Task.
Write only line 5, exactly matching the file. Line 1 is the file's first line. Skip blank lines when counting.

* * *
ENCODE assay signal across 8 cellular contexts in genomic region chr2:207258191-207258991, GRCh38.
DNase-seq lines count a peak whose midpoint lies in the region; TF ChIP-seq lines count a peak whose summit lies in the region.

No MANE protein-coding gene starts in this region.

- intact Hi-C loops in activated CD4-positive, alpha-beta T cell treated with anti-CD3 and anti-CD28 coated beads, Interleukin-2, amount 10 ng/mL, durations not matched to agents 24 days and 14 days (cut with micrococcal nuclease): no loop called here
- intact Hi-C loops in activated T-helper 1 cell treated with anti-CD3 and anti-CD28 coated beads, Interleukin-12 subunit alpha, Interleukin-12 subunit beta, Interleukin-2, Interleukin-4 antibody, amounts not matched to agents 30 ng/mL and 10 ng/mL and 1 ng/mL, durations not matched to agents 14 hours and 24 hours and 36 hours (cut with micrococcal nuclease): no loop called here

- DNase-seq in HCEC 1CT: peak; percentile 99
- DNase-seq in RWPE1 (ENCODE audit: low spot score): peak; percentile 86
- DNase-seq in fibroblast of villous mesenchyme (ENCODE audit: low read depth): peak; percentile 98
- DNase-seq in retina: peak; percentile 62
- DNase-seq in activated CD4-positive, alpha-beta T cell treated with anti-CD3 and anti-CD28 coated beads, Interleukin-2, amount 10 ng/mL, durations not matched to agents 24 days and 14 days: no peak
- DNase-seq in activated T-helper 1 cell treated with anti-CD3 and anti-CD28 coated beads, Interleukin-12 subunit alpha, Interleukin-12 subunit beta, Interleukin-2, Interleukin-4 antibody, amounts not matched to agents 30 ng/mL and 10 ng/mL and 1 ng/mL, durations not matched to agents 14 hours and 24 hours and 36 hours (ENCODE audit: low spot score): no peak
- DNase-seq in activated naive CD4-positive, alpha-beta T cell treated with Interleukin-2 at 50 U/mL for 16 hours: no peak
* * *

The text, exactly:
- intact Hi-C loops in activated T-helper 1 cell treated with anti-CD3 and anti-CD28 coated beads, Interleukin-12 subunit alpha, Interleukin-12 subunit beta, Interleukin-2, Interleukin-4 antibody, amounts not matched to agents 30 ng/mL and 10 ng/mL and 1 ng/mL, durations not matched to agents 14 hours and 24 hours and 36 hours (cut with micrococcal nuclease): no loop called here